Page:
Australian firefighter dies battling blazes, raising death toll to 28

Pablo Tucker
January 13, 2020

"It is with great sadness that we confirm that a. firefighter from Parks Victoria has been involved in an incident while working on a fire in the Omeo area resulting in a fatality", Forest Fire Management Victoria Chief Fire Officer Chris Hardman said in a statement.

The 60-year-old married father of two was commended in November for 40 years of service with the forestry agency.

NSW's National Parks and Wildlife Service staff load carrots and sweet potatoes to air-drop for animals in wildfire-stricken areas, in Wollemi National Park, Australia, on January 10, 2020.

Authorities were assessing the damage after firefighters battled flames fanned by strong winds through the night and lightning strikes sparked new blazes in New South Wales and Victoria, Australia's most populous states. The weather is expected to remain benign for the next week, although any deterioration in conditions after that could see the wildfires flare up again.

"Although we have tremendous experience in identifying unsafe trees, sometimes these tree breaks can not be predicted", said Hardman.

The bushfires that have been raging since September 2019 have destroyed more than 2,000 homes and an area twice the size of Belgium, and have killed or destroyed the habitats of an estimated one billion wild animals. Four of the casualties were firefighters. The reprieve from severe fire conditions promises to be the longest of the current fire season.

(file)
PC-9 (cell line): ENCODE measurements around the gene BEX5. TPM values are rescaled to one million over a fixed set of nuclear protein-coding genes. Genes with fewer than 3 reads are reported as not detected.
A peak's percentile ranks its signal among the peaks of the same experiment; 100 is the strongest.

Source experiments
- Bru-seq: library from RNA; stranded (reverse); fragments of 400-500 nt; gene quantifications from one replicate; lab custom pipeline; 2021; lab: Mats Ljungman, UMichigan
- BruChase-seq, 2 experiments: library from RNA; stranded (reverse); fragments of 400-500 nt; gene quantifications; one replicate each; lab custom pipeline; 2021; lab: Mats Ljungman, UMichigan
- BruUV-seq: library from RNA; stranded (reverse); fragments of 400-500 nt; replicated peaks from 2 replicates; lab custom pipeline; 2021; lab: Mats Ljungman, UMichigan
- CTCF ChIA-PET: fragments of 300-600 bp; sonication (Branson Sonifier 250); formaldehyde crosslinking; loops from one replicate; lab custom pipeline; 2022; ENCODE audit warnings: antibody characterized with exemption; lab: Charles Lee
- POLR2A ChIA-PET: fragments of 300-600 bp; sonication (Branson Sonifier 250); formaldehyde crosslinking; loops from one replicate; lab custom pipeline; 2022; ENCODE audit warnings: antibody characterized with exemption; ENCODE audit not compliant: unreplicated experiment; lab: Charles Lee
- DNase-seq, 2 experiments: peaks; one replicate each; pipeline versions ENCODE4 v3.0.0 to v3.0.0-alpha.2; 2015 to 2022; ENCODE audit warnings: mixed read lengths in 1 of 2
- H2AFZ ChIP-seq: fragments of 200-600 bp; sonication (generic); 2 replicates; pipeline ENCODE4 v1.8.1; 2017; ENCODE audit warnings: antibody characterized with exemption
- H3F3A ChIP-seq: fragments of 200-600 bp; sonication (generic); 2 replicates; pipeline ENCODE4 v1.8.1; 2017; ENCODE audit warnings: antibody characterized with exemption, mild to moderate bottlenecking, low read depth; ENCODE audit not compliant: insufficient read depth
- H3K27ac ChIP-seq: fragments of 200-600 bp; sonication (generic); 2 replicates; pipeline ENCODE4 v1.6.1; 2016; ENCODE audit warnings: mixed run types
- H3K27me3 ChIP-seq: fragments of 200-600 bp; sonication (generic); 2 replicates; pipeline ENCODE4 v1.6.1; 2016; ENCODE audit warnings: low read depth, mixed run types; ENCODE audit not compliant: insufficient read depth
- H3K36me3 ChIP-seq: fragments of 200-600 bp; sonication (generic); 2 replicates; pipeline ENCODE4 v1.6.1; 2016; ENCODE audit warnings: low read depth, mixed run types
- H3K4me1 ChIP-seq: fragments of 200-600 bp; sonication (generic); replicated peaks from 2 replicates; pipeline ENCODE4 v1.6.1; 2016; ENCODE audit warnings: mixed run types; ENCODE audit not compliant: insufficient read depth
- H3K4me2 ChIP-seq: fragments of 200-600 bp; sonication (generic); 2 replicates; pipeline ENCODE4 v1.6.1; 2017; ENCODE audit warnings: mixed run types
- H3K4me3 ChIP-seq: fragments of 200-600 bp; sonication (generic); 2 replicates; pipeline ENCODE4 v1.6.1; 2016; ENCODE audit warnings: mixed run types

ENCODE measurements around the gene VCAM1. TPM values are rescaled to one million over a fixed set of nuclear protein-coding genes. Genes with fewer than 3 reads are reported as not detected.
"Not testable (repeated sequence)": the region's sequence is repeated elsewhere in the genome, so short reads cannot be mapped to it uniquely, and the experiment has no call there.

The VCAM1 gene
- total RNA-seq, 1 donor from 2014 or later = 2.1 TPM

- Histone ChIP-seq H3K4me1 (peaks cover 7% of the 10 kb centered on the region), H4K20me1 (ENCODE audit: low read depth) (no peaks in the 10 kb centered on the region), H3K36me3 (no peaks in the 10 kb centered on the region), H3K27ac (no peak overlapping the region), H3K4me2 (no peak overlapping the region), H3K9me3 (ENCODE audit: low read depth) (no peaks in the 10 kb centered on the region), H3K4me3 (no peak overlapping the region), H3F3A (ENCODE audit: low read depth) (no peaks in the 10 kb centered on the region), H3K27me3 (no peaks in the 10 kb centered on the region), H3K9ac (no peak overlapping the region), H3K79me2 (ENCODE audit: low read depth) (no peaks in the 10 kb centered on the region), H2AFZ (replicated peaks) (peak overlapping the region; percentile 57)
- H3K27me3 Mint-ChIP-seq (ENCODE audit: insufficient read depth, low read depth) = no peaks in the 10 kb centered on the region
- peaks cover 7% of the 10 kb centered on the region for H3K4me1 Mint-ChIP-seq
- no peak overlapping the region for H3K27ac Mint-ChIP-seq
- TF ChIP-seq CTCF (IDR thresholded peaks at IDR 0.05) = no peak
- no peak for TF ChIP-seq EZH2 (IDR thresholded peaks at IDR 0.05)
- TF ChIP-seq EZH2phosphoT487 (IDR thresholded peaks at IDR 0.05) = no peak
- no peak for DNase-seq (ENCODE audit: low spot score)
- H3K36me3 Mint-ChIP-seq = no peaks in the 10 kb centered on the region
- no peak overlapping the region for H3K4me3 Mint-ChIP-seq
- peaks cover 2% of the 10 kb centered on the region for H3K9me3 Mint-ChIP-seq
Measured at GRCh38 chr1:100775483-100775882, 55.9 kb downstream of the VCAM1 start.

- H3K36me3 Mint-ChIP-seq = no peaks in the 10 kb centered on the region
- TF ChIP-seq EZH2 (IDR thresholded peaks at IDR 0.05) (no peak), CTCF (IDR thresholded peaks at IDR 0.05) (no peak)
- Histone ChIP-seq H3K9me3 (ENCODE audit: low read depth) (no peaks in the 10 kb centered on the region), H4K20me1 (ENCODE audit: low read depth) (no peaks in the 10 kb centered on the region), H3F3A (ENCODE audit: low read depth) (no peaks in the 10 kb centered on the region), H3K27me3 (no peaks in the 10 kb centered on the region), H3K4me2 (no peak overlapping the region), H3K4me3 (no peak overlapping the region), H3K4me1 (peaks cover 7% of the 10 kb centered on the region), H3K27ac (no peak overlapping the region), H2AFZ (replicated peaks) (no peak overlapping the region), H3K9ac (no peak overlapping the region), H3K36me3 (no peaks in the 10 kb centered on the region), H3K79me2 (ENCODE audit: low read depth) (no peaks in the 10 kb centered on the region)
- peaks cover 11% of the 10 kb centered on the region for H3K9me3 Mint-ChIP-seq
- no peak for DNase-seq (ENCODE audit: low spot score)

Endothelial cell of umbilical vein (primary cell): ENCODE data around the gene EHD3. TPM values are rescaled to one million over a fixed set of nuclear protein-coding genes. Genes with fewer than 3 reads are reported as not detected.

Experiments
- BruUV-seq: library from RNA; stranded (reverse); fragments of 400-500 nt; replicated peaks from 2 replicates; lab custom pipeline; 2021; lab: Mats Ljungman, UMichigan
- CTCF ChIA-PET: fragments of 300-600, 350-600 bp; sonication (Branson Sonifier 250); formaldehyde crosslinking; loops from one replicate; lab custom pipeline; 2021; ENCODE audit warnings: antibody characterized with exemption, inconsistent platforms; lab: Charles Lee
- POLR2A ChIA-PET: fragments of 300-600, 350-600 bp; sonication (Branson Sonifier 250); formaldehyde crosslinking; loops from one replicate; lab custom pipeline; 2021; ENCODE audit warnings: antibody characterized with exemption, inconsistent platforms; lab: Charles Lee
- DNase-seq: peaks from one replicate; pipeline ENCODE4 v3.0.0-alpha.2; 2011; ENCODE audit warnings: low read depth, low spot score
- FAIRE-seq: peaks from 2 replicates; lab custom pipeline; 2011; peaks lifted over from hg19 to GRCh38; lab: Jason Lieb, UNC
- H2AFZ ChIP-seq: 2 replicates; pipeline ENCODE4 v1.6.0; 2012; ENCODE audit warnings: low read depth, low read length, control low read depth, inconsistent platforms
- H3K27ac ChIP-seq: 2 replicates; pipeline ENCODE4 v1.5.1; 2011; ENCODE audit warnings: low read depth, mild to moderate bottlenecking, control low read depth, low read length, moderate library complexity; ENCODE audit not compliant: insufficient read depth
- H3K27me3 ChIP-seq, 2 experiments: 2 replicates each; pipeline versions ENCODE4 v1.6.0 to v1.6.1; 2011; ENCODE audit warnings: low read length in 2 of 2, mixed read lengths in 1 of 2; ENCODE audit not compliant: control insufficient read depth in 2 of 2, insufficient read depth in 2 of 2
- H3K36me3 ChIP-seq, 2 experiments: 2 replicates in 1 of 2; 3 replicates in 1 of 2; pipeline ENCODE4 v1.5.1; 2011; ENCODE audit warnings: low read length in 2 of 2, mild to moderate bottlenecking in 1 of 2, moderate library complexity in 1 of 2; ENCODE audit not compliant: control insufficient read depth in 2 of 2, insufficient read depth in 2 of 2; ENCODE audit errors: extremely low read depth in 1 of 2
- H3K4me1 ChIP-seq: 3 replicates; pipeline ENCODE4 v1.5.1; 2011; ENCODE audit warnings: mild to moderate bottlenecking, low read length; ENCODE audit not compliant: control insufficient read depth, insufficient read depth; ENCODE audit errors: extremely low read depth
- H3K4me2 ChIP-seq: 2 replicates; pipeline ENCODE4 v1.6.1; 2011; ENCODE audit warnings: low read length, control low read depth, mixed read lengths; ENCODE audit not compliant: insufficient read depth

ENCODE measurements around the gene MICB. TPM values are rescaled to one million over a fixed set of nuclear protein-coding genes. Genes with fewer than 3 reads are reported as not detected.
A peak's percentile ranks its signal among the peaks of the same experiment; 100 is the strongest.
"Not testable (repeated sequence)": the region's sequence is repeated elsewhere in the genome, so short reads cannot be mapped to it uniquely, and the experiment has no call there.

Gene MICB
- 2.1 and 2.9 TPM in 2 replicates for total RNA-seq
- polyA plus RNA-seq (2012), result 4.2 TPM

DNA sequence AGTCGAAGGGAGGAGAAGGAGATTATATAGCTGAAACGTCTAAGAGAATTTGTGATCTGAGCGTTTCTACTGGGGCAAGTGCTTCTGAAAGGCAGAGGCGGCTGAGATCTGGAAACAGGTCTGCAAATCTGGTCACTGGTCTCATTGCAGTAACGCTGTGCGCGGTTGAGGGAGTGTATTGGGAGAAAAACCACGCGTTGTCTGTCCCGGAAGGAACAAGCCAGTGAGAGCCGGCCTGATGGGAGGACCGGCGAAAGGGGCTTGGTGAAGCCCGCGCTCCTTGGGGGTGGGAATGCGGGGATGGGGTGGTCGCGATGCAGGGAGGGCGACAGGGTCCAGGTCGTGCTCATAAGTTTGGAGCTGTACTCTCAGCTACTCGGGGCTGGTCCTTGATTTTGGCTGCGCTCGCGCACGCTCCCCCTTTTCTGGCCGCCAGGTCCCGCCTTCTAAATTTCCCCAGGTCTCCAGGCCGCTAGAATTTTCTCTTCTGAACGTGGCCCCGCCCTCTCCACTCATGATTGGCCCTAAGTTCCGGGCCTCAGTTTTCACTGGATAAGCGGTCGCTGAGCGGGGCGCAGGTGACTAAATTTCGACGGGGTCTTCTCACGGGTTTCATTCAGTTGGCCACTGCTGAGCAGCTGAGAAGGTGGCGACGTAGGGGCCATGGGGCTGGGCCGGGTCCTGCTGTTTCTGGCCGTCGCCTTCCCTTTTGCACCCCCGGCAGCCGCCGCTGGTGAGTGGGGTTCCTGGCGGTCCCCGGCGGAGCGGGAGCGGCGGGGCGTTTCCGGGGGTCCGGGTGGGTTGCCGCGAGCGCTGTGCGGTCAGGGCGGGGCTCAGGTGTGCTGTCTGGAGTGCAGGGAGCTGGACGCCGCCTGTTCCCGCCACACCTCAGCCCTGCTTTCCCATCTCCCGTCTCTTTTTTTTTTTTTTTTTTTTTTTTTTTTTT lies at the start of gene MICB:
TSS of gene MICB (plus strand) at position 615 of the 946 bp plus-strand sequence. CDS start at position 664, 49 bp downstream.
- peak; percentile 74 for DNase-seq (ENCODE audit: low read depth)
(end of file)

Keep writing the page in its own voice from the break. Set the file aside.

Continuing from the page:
Australian Prime Minister Scott Morrison on Sunday conceded he's made some mistakes since the worst season of bushfires ever recorded in Australia broke out, The New York Times reports.

The fires themselves have further stoked climate change by emitting 400 million tonnes of carbon dioxide, the main greenhouse gas, the European Union's Copernicus monitoring programme said.

Critics have slammed Morrison for his staunch support of Australia's coal industry and his previous reluctance to acknowledge the role climate change has played in intensifying the fires.

"There are things I could have handled on the ground much better", he said. The government was now working through the details of the framework with local governments.

Morrison said he was considering holding a wide-ranging national inquiry into the bushfires after the immediate crisis passed.

Morrison said his government accepted that climate change was leading to longer, hotter and drier summers, despite junior government lawmaker George Christensen posting on social media over the weekend that the cause of the latest fires was arson rather than man-made climate change. Another young lawmaker, Craig Kelly, has also publicly denied any link between climate change and the fire crisis.


"The government's policy is set by the Cabinet".

The prime minister today acknowledged "adaptation and resilience" would be key to navigating the changing climate, and reiterated the government meant to "meet and beat" its emissions targets.

While his office earlier on Sunday said that more mental health services will become available to the people affected by the fires, Mr Morrison rejected criticism that his government had not done enough before the bushfire season started.

Evan Harris, who lives in the New South Wales rural village of Burragate, said police and fire crews told him he should leave his cottage because of the threat.

Cooler weather conditions have brought a temporary respite for numerous country's burning areas over the weekend, but a firefighter died on duty in Victoria, where new flames sparked.


Other reports by iNewsToday

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